1. Correlation = Causation. True or False? < Know this for the rest of your psychology career. Your
teachers will ask you
all the time. Correlation does not necessarily equal causation. Correlation is simply a relationship
between scores; there is no implication that one of the variables causes the other. There are many
reasons why correlation occurs without causation. One is simply by coincidence. Another is that they
are both related to other factors that do have to do with causation however the factors in question do
not cause each other.
2. Explain how to draw a scatter diagram. Many steps go into creating a scatter diagram. First, one
must draw the x and y axes and make the decision of which variable will belong to which axis (and
then label accordingly). Next, the range of values for each variable will be determined and placed on
the axes. The lowest value will usually be zero (at the intersection of the two axes) and these values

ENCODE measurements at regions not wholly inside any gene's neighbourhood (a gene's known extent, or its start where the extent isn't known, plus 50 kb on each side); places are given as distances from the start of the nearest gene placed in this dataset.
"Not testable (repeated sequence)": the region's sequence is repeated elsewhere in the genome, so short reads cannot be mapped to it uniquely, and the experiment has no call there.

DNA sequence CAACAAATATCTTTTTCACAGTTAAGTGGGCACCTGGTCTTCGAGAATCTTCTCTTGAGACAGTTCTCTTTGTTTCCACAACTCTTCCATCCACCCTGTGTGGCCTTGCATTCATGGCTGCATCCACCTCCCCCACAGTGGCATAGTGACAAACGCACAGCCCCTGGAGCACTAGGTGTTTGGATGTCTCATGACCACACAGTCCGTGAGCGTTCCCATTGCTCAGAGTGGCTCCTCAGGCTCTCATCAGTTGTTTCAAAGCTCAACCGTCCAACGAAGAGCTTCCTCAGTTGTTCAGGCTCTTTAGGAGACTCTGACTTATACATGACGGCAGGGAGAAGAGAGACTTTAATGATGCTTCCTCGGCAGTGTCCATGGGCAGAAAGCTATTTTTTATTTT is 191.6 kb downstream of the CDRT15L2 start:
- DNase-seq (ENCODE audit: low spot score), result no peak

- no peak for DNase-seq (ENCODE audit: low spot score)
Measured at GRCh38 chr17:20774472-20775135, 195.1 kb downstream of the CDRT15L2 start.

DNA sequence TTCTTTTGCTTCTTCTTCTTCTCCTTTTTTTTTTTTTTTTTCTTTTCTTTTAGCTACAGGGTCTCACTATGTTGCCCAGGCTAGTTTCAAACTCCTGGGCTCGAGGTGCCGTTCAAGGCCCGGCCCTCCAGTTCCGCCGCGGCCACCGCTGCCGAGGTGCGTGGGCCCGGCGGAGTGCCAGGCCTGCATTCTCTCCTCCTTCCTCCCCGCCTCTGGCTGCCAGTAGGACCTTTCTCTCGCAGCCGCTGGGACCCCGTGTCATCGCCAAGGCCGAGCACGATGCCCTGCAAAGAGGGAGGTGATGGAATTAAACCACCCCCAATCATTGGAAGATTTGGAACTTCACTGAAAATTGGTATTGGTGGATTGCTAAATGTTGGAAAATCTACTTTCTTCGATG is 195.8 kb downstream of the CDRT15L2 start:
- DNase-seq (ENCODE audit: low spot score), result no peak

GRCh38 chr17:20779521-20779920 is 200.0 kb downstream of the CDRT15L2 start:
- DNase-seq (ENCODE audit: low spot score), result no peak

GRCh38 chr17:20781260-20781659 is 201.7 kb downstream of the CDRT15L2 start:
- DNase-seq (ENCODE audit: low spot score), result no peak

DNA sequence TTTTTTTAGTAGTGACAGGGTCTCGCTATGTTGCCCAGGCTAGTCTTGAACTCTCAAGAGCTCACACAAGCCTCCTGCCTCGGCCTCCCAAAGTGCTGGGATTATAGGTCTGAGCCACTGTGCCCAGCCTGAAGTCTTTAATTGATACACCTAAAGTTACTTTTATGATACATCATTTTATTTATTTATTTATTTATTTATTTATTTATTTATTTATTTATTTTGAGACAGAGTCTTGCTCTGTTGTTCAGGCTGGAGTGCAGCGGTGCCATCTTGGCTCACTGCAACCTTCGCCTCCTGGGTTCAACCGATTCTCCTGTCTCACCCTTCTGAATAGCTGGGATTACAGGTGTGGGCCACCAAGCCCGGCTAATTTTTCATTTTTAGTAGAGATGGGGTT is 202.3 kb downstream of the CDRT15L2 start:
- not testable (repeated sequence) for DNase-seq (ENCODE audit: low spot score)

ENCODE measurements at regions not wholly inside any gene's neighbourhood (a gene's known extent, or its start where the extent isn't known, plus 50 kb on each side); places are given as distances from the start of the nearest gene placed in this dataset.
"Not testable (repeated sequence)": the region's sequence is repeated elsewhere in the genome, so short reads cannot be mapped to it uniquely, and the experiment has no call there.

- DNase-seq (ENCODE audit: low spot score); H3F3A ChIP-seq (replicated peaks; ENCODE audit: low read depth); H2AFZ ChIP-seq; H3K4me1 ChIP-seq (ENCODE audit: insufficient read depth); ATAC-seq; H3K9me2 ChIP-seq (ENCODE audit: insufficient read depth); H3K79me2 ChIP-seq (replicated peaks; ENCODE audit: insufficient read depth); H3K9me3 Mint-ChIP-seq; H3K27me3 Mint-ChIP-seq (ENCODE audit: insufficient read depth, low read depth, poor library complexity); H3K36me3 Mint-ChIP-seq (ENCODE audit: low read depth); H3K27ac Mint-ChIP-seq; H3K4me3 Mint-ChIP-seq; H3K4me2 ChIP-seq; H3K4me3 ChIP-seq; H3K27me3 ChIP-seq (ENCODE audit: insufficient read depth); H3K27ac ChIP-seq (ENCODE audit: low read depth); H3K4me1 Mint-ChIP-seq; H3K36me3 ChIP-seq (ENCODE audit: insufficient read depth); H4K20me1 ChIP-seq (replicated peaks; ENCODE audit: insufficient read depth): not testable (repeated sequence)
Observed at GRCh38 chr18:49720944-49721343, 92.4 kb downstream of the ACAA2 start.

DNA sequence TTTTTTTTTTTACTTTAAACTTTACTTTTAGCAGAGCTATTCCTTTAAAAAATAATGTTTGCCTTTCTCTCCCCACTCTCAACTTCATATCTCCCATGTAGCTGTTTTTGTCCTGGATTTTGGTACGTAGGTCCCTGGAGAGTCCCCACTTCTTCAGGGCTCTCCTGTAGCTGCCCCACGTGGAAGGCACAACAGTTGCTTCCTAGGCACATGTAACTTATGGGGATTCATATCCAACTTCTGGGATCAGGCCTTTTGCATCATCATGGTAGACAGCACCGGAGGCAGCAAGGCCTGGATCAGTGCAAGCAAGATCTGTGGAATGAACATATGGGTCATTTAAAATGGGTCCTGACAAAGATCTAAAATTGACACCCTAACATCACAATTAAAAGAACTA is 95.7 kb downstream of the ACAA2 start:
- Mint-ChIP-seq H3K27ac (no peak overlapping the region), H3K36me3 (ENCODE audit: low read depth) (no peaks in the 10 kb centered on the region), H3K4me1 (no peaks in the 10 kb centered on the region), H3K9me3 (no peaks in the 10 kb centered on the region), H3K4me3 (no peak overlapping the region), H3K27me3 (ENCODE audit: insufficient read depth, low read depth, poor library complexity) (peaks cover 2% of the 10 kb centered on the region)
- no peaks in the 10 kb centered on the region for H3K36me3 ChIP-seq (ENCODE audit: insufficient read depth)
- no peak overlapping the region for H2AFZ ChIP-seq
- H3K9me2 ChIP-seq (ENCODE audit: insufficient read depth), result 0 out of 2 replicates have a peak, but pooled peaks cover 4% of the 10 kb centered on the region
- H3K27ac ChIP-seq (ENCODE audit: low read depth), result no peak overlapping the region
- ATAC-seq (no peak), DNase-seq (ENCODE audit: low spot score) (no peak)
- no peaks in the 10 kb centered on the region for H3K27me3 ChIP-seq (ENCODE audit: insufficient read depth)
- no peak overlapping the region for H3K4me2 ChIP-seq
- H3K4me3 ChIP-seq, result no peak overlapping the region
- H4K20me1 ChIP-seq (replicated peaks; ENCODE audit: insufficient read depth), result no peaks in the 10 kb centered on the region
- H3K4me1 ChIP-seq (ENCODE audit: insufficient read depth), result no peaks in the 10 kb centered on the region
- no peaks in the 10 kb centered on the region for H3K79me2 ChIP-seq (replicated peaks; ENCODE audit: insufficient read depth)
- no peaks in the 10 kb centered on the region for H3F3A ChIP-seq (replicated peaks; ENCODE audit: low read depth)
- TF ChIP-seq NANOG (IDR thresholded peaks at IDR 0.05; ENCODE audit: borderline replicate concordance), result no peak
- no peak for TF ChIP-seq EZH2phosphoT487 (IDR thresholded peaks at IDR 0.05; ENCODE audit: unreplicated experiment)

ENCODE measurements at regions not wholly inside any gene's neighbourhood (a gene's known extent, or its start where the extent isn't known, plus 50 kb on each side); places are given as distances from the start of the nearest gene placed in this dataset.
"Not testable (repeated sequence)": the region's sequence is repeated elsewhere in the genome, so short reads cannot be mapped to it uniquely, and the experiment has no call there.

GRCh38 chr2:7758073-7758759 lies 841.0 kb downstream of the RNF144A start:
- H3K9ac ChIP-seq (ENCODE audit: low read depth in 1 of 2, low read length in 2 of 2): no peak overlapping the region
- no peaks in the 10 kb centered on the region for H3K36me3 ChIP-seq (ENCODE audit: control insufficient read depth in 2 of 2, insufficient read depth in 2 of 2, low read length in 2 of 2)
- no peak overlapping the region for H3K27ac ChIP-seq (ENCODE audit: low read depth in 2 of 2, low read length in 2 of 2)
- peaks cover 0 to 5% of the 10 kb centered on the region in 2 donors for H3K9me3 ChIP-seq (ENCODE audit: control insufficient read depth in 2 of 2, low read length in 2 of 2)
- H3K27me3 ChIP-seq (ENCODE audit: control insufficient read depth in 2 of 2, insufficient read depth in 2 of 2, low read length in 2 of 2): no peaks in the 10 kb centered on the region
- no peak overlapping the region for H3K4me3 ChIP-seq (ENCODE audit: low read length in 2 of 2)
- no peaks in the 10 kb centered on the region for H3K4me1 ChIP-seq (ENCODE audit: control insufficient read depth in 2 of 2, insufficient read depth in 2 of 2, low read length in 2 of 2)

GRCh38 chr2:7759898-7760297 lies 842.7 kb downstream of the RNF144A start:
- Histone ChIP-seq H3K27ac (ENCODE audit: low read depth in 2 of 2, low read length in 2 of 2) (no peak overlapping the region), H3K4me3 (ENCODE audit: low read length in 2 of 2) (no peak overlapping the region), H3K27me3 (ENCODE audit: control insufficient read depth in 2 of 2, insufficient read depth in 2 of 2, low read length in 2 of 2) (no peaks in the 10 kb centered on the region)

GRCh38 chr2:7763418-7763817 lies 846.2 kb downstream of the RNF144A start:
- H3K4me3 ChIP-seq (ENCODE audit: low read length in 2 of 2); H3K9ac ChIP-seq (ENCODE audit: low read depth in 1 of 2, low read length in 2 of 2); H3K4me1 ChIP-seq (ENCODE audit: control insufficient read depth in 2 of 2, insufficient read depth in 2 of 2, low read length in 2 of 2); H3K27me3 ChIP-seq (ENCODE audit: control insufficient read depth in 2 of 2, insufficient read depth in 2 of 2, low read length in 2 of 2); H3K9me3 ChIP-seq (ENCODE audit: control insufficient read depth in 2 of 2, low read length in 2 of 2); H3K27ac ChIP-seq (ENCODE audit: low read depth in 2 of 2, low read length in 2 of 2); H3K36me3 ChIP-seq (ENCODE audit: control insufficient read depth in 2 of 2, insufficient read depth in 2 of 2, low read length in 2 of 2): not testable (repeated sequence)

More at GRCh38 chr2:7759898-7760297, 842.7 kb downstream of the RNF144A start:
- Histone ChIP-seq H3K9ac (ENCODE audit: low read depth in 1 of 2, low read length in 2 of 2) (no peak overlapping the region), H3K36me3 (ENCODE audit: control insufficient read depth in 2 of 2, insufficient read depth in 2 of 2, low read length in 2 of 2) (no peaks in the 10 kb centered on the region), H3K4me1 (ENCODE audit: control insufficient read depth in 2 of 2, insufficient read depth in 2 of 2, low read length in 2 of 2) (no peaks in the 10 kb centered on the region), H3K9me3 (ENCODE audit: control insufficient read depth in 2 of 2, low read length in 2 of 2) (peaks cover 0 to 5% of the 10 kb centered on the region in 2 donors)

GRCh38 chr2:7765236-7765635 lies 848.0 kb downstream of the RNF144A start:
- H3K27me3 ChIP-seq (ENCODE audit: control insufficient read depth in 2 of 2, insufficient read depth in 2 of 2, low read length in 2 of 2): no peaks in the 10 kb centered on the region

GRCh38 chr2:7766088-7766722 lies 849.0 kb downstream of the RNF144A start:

should increase along the axes. All scores should be represented by the values. Finally, a dot will be
made for each pair of scores by finding the intersection of the horizontal line at the yaxis score and
the vertical line at the xaxis score.
3. What are the differences between linear and curvilinear correlations? The differences between
linear and curvilinear correlations are that a linear correlation can be seen visually on a scatter plot
as the dots following a (approximately) straight line. A curvilinear correlation shows dots following a
pattern that is not a straight line, like a curve.
4. Describe the differences between positive and negative linear correlations. A positive correlation is
This preview has intentionally blurred sections. Sign up to view the full version.
View Full Document
This is the end of the preview.
Sign up
to
access the rest of the document.
 Fall '09
 Dr.Hall
 Psychology, Correlation and dependence, Pearson productmoment correlation coefficient, Covariance and correlation, Spearman's rank correlation coefficient, One M

Click to edit the document details